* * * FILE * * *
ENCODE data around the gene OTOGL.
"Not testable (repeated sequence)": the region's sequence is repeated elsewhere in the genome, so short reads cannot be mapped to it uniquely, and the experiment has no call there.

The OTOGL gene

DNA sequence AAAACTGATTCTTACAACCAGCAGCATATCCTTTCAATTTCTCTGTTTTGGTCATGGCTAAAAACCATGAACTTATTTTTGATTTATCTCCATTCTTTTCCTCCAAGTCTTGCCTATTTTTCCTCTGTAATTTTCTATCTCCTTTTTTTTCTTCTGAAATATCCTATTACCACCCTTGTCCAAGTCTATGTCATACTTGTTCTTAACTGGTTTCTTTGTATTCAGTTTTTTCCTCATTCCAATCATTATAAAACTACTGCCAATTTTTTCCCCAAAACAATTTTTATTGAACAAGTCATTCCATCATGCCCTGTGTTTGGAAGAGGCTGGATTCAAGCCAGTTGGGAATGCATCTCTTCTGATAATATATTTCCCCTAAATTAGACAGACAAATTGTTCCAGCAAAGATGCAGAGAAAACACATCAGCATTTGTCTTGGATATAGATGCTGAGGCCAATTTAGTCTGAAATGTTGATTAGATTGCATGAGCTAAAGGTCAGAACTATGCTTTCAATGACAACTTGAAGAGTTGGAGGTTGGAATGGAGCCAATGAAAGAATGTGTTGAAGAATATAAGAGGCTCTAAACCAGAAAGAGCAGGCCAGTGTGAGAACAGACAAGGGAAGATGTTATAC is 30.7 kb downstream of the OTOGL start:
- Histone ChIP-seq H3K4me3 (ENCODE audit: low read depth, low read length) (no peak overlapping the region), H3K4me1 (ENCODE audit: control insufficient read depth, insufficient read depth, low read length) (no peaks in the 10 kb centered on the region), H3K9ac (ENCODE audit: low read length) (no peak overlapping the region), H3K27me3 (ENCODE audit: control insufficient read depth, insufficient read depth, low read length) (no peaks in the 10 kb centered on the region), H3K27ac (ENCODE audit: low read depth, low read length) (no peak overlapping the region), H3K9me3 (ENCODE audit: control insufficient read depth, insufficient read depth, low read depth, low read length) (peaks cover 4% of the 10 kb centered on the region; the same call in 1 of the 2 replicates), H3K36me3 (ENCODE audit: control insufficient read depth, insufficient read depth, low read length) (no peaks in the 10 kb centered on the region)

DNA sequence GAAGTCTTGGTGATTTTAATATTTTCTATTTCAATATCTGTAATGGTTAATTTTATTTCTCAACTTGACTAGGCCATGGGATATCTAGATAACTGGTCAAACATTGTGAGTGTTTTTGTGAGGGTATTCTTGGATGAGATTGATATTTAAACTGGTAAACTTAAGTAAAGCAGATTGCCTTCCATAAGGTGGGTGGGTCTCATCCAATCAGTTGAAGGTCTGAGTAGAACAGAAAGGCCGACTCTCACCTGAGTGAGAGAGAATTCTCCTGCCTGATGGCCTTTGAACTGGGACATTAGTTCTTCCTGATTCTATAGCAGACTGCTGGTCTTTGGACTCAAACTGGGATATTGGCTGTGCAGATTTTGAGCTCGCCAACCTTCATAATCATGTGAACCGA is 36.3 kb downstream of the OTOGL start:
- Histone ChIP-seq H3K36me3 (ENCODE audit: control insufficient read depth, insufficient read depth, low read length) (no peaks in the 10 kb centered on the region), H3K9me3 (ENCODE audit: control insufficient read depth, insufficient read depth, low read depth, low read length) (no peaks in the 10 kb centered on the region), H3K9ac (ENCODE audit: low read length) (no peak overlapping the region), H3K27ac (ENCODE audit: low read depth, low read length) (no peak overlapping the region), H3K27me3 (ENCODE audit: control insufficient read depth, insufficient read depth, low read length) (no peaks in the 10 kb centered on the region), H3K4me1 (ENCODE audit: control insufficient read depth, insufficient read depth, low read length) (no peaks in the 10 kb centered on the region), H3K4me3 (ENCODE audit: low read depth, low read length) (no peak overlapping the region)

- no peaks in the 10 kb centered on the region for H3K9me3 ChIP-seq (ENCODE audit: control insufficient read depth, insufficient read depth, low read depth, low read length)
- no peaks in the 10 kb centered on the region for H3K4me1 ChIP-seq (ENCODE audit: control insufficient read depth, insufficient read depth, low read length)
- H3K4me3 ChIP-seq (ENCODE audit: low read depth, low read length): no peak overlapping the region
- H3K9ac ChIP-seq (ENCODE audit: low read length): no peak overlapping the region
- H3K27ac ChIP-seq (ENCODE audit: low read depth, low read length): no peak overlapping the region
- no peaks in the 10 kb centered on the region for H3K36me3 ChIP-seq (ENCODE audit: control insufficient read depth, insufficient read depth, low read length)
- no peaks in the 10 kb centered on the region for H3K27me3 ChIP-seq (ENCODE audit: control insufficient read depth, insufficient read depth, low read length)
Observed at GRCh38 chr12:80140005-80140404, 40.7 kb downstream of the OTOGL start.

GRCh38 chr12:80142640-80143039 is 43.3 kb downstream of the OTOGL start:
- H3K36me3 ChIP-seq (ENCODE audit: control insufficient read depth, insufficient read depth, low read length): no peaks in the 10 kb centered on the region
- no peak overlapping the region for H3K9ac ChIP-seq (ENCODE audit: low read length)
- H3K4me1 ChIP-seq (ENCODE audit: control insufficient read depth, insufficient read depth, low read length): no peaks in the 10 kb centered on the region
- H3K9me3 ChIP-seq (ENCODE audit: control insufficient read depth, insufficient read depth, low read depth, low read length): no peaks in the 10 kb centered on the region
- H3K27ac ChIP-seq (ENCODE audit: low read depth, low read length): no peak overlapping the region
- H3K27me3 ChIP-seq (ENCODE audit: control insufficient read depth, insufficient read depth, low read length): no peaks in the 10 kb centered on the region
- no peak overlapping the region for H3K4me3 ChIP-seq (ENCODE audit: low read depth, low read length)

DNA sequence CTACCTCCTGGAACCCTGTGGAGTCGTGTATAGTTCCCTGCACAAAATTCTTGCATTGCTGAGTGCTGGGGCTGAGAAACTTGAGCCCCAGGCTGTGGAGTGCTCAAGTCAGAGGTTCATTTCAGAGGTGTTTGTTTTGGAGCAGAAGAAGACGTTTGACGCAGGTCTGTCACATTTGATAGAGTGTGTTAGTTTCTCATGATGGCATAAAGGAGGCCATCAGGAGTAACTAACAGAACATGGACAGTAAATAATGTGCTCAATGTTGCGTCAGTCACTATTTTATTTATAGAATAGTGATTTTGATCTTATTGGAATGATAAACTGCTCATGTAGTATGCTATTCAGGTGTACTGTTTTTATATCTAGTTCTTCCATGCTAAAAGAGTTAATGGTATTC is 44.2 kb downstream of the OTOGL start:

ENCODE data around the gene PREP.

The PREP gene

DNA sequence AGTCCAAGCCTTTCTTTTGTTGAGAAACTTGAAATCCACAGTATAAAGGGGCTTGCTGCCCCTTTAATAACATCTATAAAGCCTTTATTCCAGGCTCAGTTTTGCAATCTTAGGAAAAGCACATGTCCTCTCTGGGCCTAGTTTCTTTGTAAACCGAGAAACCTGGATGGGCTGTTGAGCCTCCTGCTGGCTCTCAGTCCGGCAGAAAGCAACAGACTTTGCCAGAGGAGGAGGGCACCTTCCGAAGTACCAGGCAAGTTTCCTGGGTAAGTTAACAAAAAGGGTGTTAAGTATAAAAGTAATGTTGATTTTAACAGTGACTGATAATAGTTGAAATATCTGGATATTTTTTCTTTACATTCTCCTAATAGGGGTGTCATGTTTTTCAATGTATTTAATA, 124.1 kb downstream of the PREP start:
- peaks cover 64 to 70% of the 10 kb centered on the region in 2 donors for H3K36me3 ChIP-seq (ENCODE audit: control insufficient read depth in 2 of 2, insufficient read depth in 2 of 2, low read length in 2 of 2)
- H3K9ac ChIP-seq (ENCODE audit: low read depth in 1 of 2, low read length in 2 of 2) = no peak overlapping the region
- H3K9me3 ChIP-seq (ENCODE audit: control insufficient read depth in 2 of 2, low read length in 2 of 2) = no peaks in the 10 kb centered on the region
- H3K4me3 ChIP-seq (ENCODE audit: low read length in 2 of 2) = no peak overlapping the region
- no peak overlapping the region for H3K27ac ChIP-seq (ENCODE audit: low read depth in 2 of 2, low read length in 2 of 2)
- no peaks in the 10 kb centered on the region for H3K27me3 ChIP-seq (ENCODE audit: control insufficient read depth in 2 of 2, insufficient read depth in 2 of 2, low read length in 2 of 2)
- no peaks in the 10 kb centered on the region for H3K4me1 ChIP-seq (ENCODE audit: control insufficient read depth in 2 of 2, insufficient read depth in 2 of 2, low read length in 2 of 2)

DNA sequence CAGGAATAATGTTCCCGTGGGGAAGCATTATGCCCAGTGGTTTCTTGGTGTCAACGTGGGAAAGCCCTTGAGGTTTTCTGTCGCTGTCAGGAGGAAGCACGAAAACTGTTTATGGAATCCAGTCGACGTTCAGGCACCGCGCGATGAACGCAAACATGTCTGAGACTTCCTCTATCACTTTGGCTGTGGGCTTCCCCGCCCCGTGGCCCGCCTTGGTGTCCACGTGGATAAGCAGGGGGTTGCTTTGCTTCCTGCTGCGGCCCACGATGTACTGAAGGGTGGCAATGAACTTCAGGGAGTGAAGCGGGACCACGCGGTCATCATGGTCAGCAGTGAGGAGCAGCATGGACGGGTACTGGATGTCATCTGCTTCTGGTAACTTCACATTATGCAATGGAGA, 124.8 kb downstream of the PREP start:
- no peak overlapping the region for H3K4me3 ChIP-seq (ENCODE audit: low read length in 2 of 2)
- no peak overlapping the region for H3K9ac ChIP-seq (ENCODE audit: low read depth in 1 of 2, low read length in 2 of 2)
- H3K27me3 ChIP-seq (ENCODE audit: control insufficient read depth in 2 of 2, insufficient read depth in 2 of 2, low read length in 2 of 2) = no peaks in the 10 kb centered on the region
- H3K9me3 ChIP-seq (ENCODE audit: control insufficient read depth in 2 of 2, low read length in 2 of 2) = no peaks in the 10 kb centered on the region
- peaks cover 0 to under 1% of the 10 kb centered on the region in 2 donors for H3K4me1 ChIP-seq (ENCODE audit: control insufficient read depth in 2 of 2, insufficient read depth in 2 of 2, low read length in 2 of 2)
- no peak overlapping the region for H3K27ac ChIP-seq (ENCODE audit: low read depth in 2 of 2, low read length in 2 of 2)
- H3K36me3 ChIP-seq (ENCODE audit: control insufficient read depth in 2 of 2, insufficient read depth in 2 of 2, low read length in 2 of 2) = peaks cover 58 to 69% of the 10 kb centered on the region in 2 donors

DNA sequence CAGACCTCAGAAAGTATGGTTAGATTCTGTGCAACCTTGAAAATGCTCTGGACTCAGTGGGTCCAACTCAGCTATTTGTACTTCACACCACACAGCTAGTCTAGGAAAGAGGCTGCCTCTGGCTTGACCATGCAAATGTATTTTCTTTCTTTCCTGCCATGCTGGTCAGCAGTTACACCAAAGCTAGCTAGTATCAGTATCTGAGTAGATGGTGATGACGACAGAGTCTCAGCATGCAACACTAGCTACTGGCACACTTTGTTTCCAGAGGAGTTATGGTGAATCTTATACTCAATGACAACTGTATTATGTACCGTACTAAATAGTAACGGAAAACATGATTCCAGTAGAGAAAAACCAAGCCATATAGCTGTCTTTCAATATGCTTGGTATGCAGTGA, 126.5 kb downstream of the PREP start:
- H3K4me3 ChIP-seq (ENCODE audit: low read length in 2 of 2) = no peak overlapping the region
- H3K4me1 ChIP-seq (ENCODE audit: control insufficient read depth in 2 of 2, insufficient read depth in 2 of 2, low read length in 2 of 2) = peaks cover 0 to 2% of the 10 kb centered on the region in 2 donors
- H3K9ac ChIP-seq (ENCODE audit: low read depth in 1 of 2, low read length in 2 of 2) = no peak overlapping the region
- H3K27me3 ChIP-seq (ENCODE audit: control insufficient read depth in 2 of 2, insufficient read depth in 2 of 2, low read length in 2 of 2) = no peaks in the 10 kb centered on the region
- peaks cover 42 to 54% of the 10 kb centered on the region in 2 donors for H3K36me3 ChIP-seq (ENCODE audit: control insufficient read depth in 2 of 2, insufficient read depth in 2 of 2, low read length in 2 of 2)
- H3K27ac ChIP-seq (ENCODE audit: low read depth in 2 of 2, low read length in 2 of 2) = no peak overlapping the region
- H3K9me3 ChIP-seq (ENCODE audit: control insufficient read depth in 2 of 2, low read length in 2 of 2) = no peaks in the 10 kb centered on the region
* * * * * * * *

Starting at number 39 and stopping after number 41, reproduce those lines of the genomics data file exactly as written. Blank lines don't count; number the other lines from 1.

- H3K9me3 ChIP-seq (ENCODE audit: control insufficient read depth in 2 of 2, low read length in 2 of 2) = no peaks in the 10 kb centered on the region
- peaks cover 0 to under 1% of the 10 kb centered on the region in 2 donors for H3K4me1 ChIP-seq (ENCODE audit: control insufficient read depth in 2 of 2, insufficient read depth in 2 of 2, low read length in 2 of 2)
- no peak overlapping the region for H3K27ac ChIP-seq (ENCODE audit: low read depth in 2 of 2, low read length in 2 of 2)